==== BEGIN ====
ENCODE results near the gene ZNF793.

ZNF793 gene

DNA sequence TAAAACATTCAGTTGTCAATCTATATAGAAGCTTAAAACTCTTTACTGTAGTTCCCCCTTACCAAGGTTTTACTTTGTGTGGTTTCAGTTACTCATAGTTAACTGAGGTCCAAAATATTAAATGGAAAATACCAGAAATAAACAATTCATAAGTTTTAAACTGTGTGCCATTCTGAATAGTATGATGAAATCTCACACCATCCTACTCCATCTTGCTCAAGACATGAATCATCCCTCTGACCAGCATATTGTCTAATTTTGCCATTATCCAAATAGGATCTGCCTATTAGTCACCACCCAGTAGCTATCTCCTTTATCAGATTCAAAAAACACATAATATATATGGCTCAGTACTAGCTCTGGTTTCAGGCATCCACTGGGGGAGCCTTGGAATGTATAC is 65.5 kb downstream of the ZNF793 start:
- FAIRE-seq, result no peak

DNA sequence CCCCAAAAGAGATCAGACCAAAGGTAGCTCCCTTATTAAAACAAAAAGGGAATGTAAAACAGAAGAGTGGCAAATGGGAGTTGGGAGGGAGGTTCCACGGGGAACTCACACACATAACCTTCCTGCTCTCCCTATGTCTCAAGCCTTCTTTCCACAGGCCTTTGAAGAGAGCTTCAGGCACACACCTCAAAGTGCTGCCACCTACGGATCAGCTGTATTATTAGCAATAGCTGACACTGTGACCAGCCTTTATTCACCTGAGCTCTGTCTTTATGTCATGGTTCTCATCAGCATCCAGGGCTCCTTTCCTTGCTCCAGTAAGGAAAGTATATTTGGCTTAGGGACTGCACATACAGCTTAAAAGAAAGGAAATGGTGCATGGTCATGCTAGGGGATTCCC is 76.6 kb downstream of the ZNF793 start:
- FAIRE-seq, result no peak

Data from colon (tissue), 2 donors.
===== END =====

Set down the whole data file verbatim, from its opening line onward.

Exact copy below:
ENCODE results near the gene ZNF793.

ZNF793 gene

DNA sequence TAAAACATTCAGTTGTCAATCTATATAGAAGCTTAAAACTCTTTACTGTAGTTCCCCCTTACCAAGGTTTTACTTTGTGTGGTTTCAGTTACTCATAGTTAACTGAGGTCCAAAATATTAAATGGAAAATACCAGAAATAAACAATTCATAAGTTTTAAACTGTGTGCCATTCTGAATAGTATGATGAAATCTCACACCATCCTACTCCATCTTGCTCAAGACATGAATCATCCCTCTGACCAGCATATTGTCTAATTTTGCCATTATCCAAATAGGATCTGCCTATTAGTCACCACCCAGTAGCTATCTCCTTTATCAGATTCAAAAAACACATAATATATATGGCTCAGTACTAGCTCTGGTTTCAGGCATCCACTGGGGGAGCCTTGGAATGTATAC is 65.5 kb downstream of the ZNF793 start:
- FAIRE-seq, result no peak

DNA sequence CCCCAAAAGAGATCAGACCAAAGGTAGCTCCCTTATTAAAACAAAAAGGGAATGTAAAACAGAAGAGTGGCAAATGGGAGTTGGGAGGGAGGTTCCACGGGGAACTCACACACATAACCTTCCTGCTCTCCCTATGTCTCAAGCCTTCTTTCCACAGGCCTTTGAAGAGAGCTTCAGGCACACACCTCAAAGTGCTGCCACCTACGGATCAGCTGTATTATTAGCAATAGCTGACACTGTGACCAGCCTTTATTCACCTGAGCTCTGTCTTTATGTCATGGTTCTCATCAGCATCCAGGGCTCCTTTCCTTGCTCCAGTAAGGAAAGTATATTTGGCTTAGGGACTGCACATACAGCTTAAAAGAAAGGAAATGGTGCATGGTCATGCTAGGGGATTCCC is 76.6 kb downstream of the ZNF793 start:
- FAIRE-seq, result no peak

Data from colon (tissue), 2 donors.